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The Wendelin Grimm farmhouse, located at the Carver Park Reserve in Victoria, Minnesota, is a great place to visit if a guest is looking to learn about American agricultural history. Wendelin Grimm is the man who was the first to breed a new strain of alfalfa that could grow all through the winter, which shaped the agricultural history of America. This historic home that was once surrounded by Grimm's huge farm is now open to tourists, and inside they can learn about the Grimm family history, how Grimm alfalfa came to be and how it was grown, and what farm life was like in the 1800s.

  • Grimm homestead
  • Mr. and Mrs. Wendelin Grimm
  • Grimm alfalfa
      Wendelin Grimm and his wife Julianna Grimm were originally from Germany. In 1857, they decided that they wanted to start their new married lives in America, and therefore immigrated and decided to settle in what is now Victoria, Minnesota. Wendelin bought a large 160 acre plot of land, and there, Wendelin got to work on building a two-story brick home for him and his wife. Being an immigrant whose main job back home in Germany was farming, Wendelin thought to bring with him some seeds that he could plant in order to get his farm started. After clearing the woods and plotting his farmland, the seeds were planted in a few places and something more than an alfalfa plant began to take root.  Little did Wendelin know that these plants, or, "everlasting clover" would eventually become the main source of every single modern variety of Alfalfa plant in American agriculture, an incredible development.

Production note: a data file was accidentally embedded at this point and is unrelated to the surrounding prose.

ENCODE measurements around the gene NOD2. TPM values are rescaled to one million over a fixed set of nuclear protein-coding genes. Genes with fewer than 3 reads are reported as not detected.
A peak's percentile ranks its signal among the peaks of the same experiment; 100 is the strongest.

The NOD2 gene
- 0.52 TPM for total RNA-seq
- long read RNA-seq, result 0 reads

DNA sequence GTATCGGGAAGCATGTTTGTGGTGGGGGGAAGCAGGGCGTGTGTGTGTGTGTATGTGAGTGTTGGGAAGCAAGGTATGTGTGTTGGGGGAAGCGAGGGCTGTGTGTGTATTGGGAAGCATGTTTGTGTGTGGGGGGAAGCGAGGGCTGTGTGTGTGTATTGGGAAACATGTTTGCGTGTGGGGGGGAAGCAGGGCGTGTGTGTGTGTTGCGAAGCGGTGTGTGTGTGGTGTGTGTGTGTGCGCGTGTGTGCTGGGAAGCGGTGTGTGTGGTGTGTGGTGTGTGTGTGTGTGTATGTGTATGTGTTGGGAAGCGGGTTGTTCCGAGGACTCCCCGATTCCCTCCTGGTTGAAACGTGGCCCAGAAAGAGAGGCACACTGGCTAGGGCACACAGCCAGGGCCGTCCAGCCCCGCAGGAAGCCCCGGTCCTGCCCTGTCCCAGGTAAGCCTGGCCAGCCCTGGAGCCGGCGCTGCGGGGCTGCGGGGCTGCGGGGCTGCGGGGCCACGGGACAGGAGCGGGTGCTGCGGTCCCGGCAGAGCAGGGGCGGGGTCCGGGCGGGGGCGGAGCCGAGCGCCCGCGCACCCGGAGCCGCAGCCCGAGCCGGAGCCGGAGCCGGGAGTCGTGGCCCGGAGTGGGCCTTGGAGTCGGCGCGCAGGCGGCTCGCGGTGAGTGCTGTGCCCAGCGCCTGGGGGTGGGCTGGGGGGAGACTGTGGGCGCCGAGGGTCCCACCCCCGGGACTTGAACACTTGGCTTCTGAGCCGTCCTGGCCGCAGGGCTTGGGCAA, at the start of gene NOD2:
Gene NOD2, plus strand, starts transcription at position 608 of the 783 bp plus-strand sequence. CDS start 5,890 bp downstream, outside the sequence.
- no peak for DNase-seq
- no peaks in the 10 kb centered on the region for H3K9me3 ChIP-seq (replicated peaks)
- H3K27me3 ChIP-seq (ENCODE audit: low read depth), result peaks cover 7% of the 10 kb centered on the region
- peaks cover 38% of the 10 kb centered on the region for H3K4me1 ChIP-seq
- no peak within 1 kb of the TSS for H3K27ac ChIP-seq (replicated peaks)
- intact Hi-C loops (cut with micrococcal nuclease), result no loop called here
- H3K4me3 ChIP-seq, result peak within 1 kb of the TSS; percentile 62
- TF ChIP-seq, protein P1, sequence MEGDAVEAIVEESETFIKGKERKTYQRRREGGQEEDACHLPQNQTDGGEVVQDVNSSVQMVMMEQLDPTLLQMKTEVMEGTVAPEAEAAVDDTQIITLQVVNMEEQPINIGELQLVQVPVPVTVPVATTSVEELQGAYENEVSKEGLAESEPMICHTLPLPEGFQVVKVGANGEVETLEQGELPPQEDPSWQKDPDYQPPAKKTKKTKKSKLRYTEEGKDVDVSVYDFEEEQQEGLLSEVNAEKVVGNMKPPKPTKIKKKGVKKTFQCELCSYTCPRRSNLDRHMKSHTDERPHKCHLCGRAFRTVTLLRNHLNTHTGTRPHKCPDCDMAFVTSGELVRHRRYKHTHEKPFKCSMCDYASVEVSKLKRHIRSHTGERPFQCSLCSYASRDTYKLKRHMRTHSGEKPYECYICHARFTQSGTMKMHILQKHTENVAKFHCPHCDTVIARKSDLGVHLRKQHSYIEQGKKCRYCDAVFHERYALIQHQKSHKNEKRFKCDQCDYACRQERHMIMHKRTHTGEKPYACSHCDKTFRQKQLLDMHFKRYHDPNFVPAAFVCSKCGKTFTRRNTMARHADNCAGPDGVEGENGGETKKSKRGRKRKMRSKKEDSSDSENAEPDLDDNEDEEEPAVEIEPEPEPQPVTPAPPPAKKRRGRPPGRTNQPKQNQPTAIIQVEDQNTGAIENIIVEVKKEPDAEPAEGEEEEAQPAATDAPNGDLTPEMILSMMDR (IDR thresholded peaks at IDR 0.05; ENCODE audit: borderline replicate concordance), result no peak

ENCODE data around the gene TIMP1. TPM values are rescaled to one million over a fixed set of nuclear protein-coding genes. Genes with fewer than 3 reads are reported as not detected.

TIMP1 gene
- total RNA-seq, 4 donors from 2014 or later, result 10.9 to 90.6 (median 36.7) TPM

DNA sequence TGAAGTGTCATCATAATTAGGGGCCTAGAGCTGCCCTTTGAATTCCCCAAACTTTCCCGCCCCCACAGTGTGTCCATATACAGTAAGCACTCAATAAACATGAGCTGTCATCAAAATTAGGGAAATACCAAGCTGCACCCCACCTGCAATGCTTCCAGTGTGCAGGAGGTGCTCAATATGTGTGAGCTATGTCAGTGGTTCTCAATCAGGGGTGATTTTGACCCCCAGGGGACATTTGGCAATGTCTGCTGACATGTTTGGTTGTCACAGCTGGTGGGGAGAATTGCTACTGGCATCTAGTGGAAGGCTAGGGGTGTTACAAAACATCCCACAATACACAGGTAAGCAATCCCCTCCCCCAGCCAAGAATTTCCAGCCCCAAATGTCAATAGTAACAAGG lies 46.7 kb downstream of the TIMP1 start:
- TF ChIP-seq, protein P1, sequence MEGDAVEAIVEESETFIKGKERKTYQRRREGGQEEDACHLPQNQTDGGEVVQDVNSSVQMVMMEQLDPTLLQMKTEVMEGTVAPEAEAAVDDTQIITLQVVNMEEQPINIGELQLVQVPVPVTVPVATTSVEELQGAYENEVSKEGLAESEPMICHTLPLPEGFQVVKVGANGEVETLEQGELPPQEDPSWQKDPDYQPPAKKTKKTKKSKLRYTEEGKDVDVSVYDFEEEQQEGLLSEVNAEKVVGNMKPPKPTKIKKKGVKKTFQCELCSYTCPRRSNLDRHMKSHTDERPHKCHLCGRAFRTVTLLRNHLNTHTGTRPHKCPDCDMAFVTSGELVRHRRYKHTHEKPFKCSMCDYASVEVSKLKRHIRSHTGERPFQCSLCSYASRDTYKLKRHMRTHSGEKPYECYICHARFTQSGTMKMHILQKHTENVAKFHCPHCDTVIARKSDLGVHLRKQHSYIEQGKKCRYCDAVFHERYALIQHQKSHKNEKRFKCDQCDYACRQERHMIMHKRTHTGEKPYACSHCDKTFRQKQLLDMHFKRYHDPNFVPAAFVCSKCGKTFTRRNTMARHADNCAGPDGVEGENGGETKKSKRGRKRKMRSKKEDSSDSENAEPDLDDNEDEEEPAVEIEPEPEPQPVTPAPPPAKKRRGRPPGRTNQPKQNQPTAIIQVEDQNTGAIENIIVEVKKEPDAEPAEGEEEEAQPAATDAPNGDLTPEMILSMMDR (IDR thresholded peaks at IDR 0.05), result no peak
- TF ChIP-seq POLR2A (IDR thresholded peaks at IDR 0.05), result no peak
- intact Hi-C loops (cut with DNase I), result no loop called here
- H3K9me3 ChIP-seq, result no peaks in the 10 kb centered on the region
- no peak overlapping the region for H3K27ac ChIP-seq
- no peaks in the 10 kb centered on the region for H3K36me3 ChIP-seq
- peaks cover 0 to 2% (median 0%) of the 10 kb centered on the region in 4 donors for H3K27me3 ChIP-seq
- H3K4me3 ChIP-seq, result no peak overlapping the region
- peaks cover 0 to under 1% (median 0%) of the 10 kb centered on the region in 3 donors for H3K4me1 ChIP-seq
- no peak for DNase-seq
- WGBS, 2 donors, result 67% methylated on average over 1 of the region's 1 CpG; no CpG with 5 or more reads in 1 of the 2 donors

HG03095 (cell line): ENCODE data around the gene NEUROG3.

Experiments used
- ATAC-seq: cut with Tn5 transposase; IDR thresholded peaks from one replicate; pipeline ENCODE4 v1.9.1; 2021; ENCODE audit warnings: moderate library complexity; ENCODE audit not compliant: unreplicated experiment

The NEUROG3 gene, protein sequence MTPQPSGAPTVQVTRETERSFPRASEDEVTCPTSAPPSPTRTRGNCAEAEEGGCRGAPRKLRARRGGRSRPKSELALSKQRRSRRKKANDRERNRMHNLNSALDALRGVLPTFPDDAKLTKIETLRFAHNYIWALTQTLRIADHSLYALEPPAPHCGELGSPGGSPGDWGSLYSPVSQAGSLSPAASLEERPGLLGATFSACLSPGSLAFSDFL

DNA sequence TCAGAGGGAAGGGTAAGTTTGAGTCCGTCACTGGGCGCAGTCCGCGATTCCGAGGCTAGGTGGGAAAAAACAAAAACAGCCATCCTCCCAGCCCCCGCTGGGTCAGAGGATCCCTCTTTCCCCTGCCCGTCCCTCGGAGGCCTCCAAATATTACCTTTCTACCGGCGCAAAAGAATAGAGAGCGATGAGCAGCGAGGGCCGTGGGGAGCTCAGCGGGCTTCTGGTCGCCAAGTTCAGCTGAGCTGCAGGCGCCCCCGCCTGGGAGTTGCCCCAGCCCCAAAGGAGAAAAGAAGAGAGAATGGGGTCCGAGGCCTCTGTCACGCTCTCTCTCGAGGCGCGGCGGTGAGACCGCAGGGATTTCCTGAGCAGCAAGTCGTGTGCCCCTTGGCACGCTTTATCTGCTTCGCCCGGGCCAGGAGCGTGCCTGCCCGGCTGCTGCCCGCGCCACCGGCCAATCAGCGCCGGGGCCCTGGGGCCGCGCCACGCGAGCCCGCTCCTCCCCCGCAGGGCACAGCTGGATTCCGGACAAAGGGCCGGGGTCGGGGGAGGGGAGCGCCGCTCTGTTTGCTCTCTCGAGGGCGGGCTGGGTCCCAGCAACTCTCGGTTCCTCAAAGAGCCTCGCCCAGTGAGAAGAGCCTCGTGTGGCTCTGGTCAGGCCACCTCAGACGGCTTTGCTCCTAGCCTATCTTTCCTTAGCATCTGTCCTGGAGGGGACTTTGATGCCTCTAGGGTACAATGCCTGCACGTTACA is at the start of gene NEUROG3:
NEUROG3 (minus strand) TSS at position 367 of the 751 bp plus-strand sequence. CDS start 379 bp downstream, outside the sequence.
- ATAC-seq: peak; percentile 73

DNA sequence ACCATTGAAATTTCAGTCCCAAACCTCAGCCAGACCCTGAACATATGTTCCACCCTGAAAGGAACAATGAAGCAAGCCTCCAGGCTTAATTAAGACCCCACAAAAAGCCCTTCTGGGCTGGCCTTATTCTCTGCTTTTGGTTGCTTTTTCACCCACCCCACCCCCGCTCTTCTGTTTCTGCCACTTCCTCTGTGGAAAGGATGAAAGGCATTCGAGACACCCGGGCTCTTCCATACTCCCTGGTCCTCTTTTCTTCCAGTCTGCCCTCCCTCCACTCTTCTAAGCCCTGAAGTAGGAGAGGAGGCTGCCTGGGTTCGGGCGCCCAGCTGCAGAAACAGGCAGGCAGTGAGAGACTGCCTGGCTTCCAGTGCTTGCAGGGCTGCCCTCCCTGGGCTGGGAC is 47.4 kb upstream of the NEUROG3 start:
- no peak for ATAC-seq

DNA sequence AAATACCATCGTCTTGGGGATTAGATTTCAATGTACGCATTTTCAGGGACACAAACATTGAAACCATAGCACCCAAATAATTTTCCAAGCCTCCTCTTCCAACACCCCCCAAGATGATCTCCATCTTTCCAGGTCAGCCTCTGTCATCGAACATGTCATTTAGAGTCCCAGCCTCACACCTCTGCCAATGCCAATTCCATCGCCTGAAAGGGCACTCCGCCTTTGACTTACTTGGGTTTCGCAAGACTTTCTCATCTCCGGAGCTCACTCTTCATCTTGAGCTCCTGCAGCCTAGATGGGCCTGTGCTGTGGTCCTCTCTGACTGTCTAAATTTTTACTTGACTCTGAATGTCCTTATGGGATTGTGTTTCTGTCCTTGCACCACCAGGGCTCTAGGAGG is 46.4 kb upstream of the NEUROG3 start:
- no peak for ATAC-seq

Most alfalfa plants wither and die once the weather becomes cooler, this was the case for Wendelin's plants as well, except just for a few that managed to survive. The seeds of these plants that did survive the harsh winter were then picked by Grimm and replanted again the next farming season. As these seeds that survived were replanted every year, more and more plants lasted through the winter as they grew accustomed to the cold, until eventually, every plant flourished year-round. By using the process of natural selection, Grimm had created North America's first strain of alfalfa that was winter-hardy. This alfalfa began to be used by hundred of farmers, and soon Grimm Alfalfa was a household word in all farmhouses in the mid-west. 
         In the 1960s, when the Carver Park Reserve was established, Wendelin's farm property was also acquired and became an important subject of preservation. Thanks to the Minnesota State Preservation Office, the historic home was repaired and by 2001, it was finally ready to open to the public. This agricultural history center is now used to teach guests about the accomplishments of Wendelin Grimm and how he contributed to the agricultural industry of North America. On Saturdays and Sundays, visitors can enjoy free guided or self-guided tours through the home, where they can gain new understanding of the important relationship between farm land and people. 

Pfister, Darlene, and Staff Writer. 2001. Farm to be honored as cream of the crop ; alfalfa grown at the Grimm farm in Victoria helped establish the midwest as the nation's top dairy producer: METRO edition. Star Tribune2001. Westgate, J. M.. 1909. “Another Explanation of the Hardiness of Grimm Alfalfa”. Science 30 (762). American Association for the Advancement of Science: 184–86. Harlow, Tim, and Staff Writer. 2002. Sowing seeds ; learn about the man who revolutionized early minnesota farming with "everlasting clover" - the first hardy alfalfa: METRO edition. Star Tribune2002. Selig, Robert A. 2000. yesteryears. Vol. 7. La Vale: German Life.